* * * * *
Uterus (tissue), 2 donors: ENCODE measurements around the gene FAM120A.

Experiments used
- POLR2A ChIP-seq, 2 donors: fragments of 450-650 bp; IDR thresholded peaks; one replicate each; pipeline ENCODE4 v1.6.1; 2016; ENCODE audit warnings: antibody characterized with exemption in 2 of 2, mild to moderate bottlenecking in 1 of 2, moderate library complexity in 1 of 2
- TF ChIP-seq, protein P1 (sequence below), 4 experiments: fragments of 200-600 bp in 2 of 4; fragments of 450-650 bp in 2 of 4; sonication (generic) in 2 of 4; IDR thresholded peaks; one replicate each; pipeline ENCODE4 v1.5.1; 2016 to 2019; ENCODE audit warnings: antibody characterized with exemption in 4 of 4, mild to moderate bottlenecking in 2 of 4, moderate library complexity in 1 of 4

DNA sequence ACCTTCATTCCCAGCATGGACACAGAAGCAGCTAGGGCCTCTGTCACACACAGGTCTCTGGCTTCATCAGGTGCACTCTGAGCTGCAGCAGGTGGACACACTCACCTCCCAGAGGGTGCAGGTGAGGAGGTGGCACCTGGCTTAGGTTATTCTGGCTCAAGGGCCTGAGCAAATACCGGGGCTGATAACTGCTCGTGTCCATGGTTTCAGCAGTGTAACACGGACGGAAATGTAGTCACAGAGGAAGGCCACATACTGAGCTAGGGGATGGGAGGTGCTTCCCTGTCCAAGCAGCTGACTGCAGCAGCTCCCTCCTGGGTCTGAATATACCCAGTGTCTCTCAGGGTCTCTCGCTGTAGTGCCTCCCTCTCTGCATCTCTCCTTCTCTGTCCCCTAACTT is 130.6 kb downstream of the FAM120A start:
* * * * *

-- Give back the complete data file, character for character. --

Uterus (tissue), 2 donors: ENCODE measurements around the gene FAM120A.

Experiments used
- POLR2A ChIP-seq, 2 donors: fragments of 450-650 bp; IDR thresholded peaks; one replicate each; pipeline ENCODE4 v1.6.1; 2016; ENCODE audit warnings: antibody characterized with exemption in 2 of 2, mild to moderate bottlenecking in 1 of 2, moderate library complexity in 1 of 2
- TF ChIP-seq, protein P1 (sequence below), 4 experiments: fragments of 200-600 bp in 2 of 4; fragments of 450-650 bp in 2 of 4; sonication (generic) in 2 of 4; IDR thresholded peaks; one replicate each; pipeline ENCODE4 v1.5.1; 2016 to 2019; ENCODE audit warnings: antibody characterized with exemption in 4 of 4, mild to moderate bottlenecking in 2 of 4, moderate library complexity in 1 of 4

DNA sequence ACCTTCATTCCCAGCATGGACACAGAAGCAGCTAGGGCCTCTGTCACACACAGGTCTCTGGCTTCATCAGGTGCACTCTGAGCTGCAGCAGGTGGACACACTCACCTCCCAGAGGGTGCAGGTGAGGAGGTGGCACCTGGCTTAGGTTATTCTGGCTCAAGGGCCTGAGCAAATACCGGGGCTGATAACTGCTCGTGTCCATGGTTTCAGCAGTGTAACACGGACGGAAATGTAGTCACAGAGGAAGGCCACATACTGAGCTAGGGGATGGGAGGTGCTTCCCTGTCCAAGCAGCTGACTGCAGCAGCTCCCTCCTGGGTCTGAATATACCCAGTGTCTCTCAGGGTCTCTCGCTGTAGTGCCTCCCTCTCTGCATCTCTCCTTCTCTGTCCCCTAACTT is 130.6 kb downstream of the FAM120A start: